The report also forecasted further price rises over the next three to six months. Inflation is currently being driven by a combination of Covid impact, lockdowns on food and drink production, ongoing chaos in international shipping, and rising energy and petrol costs.
Prestige Purchasing chief executive Shaun Allen believed everyone would remember 2022 as the first year of significant inflation for over a decade.
Coupled with rising costs in other areas such as energy and wages, Allen said the increases would impact margins without both strong management action on procurement, and the rising of prices.
Crisis upon crisis
Brexit has choked Britain’s labour market, leading to shortages of product, and higher wages. Furthermore, the current crisis in Ukraine may add to disruption by driving gas prices to new high and disturbing the wheat market.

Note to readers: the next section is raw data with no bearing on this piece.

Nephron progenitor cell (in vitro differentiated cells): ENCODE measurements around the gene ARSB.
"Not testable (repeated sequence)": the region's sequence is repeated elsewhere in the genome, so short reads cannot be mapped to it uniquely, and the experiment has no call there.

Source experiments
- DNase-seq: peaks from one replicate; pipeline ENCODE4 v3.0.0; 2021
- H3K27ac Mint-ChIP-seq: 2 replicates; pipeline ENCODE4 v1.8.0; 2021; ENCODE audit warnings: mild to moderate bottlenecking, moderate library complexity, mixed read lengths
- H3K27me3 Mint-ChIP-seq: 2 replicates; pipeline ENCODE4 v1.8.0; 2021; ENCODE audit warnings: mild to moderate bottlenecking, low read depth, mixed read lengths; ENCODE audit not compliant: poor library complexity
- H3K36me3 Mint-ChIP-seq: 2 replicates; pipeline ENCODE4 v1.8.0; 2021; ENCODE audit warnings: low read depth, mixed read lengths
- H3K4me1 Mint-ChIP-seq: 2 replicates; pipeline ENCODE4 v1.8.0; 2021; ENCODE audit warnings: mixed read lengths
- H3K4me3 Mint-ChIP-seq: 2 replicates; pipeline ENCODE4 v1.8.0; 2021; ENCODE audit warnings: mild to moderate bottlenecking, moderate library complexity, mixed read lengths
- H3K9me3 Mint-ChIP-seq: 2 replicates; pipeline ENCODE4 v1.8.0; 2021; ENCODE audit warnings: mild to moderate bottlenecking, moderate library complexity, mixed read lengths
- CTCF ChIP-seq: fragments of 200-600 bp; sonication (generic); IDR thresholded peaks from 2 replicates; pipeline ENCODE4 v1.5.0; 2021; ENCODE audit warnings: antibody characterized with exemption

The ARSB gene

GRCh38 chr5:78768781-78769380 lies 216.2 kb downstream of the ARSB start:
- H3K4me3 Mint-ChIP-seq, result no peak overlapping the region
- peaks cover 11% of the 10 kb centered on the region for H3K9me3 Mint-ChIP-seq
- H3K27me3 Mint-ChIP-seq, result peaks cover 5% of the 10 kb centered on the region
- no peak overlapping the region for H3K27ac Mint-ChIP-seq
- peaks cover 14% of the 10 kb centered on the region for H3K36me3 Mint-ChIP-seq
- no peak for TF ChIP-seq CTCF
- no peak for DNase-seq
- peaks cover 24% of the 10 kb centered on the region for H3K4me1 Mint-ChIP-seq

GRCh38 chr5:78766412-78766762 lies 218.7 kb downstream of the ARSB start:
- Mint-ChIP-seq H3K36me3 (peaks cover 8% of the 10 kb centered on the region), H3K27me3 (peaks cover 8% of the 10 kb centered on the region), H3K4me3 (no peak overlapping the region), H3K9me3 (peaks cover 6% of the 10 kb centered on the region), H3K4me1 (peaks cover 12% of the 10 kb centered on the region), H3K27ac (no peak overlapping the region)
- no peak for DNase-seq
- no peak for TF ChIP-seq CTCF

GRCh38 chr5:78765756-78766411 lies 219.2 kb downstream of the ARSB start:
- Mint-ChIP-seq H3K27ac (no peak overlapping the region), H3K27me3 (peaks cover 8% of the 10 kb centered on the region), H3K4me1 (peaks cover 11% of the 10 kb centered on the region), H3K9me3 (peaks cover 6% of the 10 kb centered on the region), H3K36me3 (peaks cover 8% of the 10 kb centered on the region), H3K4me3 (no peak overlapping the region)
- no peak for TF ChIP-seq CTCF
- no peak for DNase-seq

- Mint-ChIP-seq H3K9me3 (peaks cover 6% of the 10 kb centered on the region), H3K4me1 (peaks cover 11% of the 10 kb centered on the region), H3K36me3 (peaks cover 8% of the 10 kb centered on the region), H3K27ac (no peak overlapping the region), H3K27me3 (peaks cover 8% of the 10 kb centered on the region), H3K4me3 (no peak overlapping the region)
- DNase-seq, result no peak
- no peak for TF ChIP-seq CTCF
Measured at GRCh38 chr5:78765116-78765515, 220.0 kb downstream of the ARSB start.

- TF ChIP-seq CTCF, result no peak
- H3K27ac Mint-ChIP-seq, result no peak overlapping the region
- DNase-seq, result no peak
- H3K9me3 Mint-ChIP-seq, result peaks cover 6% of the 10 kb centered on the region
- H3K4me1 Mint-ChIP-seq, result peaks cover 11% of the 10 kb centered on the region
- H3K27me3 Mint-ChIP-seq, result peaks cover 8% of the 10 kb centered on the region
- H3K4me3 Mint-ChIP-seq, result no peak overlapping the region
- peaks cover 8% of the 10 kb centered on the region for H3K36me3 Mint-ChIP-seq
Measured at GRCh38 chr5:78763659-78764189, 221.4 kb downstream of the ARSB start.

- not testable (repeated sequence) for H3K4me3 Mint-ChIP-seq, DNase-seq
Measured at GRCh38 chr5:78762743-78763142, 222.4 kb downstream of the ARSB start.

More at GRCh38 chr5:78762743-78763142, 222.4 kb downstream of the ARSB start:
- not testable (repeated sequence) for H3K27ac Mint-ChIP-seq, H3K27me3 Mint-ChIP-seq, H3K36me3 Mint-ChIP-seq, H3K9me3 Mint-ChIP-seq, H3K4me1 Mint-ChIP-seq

Even without a war in Ukraine, many economists now expect the overall Consumer Price Index to rise to 8% during 2022, and the CGA Prestige Foodservice Price Index predicted similar levels for food.
Unlike some inflationary periods in the past, the report anticipated the current spike would be relatively temporary. The shipping crisis is slowly coming to an end, and contained prices are expected to fall by the summer. What’s more, production is gradually stabilising as Covid vaccination programmes are rolled out.
The last thing we need
CGA client director James Ashurst said: “As the out-of-home food and drink market recovers from two years of Covid disruption, high inflation is the last thing it needs.”
With consumers’ spending increasingly squeezed by rising costs as well, sales and profits are going to be under strain for the next two months at least. For Ashurst, businesses would have to work hard to mitigate the effects of inflation, and hope for an easing of pressures as 2022 goes on.